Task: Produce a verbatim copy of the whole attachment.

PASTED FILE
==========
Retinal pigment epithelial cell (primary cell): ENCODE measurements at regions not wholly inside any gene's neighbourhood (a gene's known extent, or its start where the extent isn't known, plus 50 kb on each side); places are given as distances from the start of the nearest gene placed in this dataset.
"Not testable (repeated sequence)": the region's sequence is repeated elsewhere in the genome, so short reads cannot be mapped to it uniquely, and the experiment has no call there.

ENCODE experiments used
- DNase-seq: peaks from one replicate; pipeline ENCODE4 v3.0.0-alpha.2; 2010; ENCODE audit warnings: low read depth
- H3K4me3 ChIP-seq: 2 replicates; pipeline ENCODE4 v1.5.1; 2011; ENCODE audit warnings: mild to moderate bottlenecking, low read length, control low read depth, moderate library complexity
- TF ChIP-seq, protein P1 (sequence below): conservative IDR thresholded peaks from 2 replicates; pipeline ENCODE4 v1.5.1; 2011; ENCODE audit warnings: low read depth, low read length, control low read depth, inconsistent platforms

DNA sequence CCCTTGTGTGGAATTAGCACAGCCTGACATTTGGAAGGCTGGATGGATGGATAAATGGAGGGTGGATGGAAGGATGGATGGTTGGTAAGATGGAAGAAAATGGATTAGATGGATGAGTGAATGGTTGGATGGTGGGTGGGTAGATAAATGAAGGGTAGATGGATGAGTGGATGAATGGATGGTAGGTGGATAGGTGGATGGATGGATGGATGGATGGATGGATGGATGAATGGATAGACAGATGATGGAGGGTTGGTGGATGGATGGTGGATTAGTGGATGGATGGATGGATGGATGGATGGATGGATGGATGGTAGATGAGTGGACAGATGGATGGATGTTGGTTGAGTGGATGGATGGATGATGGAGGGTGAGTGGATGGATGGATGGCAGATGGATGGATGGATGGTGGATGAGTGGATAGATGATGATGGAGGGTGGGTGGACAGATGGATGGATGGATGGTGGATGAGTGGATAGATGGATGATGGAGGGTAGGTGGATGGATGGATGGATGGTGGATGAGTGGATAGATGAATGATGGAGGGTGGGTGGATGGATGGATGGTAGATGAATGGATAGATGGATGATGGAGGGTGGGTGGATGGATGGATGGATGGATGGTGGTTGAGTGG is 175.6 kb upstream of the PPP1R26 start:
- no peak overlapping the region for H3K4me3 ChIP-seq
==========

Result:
Retinal pigment epithelial cell (primary cell): ENCODE measurements at regions not wholly inside any gene's neighbourhood (a gene's known extent, or its start where the extent isn't known, plus 50 kb on each side); places are given as distances from the start of the nearest gene placed in this dataset.
"Not testable (repeated sequence)": the region's sequence is repeated elsewhere in the genome, so short reads cannot be mapped to it uniquely, and the experiment has no call there.

ENCODE experiments used
- DNase-seq: peaks from one replicate; pipeline ENCODE4 v3.0.0-alpha.2; 2010; ENCODE audit warnings: low read depth
- H3K4me3 ChIP-seq: 2 replicates; pipeline ENCODE4 v1.5.1; 2011; ENCODE audit warnings: mild to moderate bottlenecking, low read length, control low read depth, moderate library complexity
- TF ChIP-seq, protein P1 (sequence below): conservative IDR thresholded peaks from 2 replicates; pipeline ENCODE4 v1.5.1; 2011; ENCODE audit warnings: low read depth, low read length, control low read depth, inconsistent platforms

DNA sequence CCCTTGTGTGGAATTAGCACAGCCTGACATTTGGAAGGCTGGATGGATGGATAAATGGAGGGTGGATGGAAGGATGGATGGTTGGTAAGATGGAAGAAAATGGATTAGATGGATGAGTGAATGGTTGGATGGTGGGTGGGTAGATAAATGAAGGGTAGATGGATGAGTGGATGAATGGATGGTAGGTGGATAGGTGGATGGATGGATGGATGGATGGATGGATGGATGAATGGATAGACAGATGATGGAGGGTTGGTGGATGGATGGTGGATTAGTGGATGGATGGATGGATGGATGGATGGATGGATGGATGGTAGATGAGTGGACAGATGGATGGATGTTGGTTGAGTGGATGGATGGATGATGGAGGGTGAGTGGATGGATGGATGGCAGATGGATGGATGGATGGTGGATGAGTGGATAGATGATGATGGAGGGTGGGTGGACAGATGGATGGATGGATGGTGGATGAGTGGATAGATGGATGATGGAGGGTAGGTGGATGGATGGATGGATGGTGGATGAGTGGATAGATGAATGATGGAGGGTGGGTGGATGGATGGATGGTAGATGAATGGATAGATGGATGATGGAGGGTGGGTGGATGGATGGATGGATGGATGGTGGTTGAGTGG is 175.6 kb upstream of the PPP1R26 start:
- no peak overlapping the region for H3K4me3 ChIP-seq